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A Beginner's Guide to Living in Manila, Philippines

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More than 13 million people call Manila home. This might sound a bit intimidating, but Manila is a great place to start exploring Southeast Asia. 

Manila is buzzing with activities, sights, and experiences. Although not probably the first place you imagine when you think of living in the Philippines, as the capital city, Manila offers more amenities, conveniences, and job opportunities than the smaller islands can.

Plus, with the international airport located in the city, weekend getaways to those picture-perfect tropical islands and other SE Asian hotspots are easy and affordable. Often, if you’re traveling to another, more remote place throughout the Philippines, you may have connecting flights in Manila anyway. 

Let's dive into the good stuff to help you decide if living in Manila, Philippines is right for you.

Short on time? Here’s the cheat sheet:

💭For a bustling city that offers easy access to stunning nature and cool Southeast Asian cities, living in Manila is a great option.

🏠The best neighborhoods for expats are Bonifacio Global City and Acacia Estates.

🛏️I recommend getting a lease in person but start off in an apartment rental to buy yourself some time as your house hunt. I recommend a stay at Tranquil Manor at Uptown BGC.

💰The cost of living will vary based on your lifestyle. You can get a 1-bedroom apartment rental for $500/month. Earn travel rewards on all expenses with a Capital One Venture Card.

📚Want a job teaching English in the Philippines? The main requirement is a Teaching English as a Foreign Language (TEFL) certificate.

Best Areas of Manila to Live

An American woman enjoying a Gondola ride at Venice Grand Mall in Taguig
Enjoying a Gondola ride at Venice Grand Mall in Taguig

Bonifacio Global City

A popular, more westernized area to seek rentals is BGC or Bonifacio Global City. Filipinos are rather proud of this area because it's considered the most modernized area in the Philippines. 

This area is outside of the city center but with super close proximity to the airport, making weekend getaways even easier.

📍Before you decide to move to this neighborhood, I suggest you book a hotel or vacation rental for at least a night or two to get a real feel for it at all hours. This will give you the best chance to see if living in the city center is a good choice for you.

Acacia Estates

I live in an area close to BGC called Acacia Estates. This suburb is packed with everything you'll need from groceries to $5 haircuts and massages. Most buildings here are modern and resort-inspired. 

📍Before you decide to move to this neighborhood, I suggest you book a hotel or vacation rental for at least a night or two to get a real feel for it at all hours. This will give you the best chance to see if living in the city center is a good choice for you.

  • Budget Stay: Cozy 1 Bed Unit in Grace Residences: This 1-bedroom apartment has a pullout sofa and swimming pool in a high rise apartment complex.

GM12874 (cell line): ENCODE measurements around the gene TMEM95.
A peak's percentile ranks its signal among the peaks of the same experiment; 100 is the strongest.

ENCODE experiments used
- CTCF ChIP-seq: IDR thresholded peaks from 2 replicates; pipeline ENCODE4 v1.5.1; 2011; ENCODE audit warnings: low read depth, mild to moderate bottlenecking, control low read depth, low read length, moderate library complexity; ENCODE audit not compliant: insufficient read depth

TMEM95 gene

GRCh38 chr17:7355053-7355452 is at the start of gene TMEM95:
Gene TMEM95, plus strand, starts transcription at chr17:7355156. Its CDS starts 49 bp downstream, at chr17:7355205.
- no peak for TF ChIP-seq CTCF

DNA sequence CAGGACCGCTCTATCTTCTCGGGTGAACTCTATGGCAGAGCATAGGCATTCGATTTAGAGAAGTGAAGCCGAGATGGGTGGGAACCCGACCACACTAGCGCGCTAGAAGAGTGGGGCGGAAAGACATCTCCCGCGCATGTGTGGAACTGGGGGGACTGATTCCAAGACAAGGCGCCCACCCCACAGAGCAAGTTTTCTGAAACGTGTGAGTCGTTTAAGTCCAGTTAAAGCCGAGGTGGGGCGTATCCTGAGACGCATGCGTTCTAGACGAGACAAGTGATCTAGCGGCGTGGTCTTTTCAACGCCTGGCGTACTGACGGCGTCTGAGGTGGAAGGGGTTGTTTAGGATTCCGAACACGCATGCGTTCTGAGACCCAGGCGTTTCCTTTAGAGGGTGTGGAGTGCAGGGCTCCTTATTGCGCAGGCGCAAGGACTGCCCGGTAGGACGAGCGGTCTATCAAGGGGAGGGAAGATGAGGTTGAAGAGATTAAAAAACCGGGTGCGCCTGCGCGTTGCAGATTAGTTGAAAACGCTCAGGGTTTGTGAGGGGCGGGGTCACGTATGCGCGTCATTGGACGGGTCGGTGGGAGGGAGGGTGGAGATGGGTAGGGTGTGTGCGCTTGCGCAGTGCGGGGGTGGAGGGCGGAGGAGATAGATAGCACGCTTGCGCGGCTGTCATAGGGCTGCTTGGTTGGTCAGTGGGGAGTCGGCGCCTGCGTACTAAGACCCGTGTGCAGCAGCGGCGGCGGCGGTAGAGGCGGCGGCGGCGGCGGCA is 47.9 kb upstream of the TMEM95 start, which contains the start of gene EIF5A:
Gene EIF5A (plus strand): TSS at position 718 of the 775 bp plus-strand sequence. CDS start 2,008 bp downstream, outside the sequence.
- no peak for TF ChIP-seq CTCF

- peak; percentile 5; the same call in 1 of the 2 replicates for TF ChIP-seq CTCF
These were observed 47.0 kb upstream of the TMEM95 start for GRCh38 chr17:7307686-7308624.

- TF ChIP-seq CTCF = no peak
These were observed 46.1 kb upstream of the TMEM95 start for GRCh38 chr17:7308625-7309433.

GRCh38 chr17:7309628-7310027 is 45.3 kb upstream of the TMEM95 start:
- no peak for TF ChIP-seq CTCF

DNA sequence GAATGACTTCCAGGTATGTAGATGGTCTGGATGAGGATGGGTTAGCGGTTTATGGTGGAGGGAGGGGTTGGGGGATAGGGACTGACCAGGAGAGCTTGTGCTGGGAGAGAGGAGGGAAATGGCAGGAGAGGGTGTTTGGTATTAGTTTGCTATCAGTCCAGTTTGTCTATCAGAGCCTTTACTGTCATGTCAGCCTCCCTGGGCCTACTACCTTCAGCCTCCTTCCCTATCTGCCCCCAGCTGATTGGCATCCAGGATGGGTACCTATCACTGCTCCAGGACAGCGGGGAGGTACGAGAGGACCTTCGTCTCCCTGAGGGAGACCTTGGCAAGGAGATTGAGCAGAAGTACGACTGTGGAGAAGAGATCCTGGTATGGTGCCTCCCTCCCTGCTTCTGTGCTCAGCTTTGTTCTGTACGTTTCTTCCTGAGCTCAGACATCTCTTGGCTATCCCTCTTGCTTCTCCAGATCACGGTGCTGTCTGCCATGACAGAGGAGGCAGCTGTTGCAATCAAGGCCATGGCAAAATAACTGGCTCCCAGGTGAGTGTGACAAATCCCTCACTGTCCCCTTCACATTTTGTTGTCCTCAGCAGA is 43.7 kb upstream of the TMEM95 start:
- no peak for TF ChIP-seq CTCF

• Mid-Tier Stay: Stylish 2 Bedroom Condo: This family-style apartment is ideal for those traveling with young kids, with bunk beds, a large garden, and swimming pool in a secure building.
  • Luxury Stay: Tropical Escape at Cedar Crest: Fully embrace the island life with the tropical decor and 3 swimming pools to hop between.

How to Secure an Apartment

Before your travels, I highly suggest booking an Airbnb/Vrbo or hotel in Manila until you can seek more long-term stays. Doing so will allow you to get accustomed to your surroundings before making a big decision. 

Once you arrive and rest off the jet lag, that's when you'll want to start to get a feel for your surroundings and pick the neighborhood to call home.

The most widely known real estate companies to go through are Lamundi and Dot Property. You'll get far better deals signing a lease in-person than using a 3rd party platform but those platforms will give you peace of mind the 1st week or so you're in the city and not scrambling to find a place to live.

That being said, it's not impossible to find some excellent long-term deals through Airbnb too!

When signing a contract, I highly suggest having a Filipino acquaintance or friend with you to be sure what you're signing. 

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Cost of Living in Manila

A $500 one bedroom apartment, need I say more?

The cost of living is where most people get hooked. Compared to the average cost of $2,000 per month in Atlanta, Georgia or close to $3,000 in New York City, you could save a ton of money!

Most people usually respond to the price asking us if the cost is cheaper, does that mean the quality isn't as favorable? The answer is no. I found a two-bedroom, fully furnished apartment in Metro Manila for 25,000 pesos or $500. The apartment is clean, nice, and well located to explore the city.

Outside of rent, your monthly budget won't need to be too much more if you eat and shop locally. If you're looking to replicate your life abroad with western standards though, you'll need to budget for much more.

Getting a Visa

If you're arriving in Manila on a tourist visa, it's crucial to note before you enter, you MUST have an outbound flight within 30 days of your arrival. If you don't, they won't let you in. 

If you're working here, you can ask your employer for a work visa, but if not, you can extend your visa starting at 30 days. It will cost around $30. After you extend the first time and stay 30 consecutive days, you can extend for longer next time. 

You can find more information here on visas. 

Jobs in Manila

Many expats moving to Manila do so for work. There are a number of international companies based in Manila so it's possible you're here thanks to a job transfer, in which case your job and your visa should already be sorted for you.